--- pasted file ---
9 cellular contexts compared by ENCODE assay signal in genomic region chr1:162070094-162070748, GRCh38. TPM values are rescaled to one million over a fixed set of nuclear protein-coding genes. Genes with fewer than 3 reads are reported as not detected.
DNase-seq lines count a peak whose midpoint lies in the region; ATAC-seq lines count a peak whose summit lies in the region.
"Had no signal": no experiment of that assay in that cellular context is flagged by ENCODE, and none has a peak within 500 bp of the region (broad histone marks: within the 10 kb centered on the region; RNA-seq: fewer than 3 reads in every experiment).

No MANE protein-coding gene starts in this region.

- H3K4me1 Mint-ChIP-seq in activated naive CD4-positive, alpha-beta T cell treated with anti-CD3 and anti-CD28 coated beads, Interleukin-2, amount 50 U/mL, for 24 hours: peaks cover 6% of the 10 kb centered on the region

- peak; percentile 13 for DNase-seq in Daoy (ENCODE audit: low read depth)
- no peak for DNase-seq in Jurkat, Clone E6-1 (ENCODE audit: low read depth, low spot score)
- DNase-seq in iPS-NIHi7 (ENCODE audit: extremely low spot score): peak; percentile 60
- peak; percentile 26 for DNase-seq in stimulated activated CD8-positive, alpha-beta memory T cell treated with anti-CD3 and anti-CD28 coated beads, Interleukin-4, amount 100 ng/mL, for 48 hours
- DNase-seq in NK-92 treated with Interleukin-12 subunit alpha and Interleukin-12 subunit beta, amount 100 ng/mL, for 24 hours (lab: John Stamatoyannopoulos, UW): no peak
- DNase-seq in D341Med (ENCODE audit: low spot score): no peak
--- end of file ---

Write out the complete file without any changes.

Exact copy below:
9 cellular contexts compared by ENCODE assay signal in genomic region chr1:162070094-162070748, GRCh38. TPM values are rescaled to one million over a fixed set of nuclear protein-coding genes. Genes with fewer than 3 reads are reported as not detected.
DNase-seq lines count a peak whose midpoint lies in the region; ATAC-seq lines count a peak whose summit lies in the region.
"Had no signal": no experiment of that assay in that cellular context is flagged by ENCODE, and none has a peak within 500 bp of the region (broad histone marks: within the 10 kb centered on the region; RNA-seq: fewer than 3 reads in every experiment).

No MANE protein-coding gene starts in this region.

- H3K4me1 Mint-ChIP-seq in activated naive CD4-positive, alpha-beta T cell treated with anti-CD3 and anti-CD28 coated beads, Interleukin-2, amount 50 U/mL, for 24 hours: peaks cover 6% of the 10 kb centered on the region

- peak; percentile 13 for DNase-seq in Daoy (ENCODE audit: low read depth)
- no peak for DNase-seq in Jurkat, Clone E6-1 (ENCODE audit: low read depth, low spot score)
- DNase-seq in iPS-NIHi7 (ENCODE audit: extremely low spot score): peak; percentile 60
- peak; percentile 26 for DNase-seq in stimulated activated CD8-positive, alpha-beta memory T cell treated with anti-CD3 and anti-CD28 coated beads, Interleukin-4, amount 100 ng/mL, for 48 hours
- DNase-seq in NK-92 treated with Interleukin-12 subunit alpha and Interleukin-12 subunit beta, amount 100 ng/mL, for 24 hours (lab: John Stamatoyannopoulos, UW): no peak
- DNase-seq in D341Med (ENCODE audit: low spot score): no peak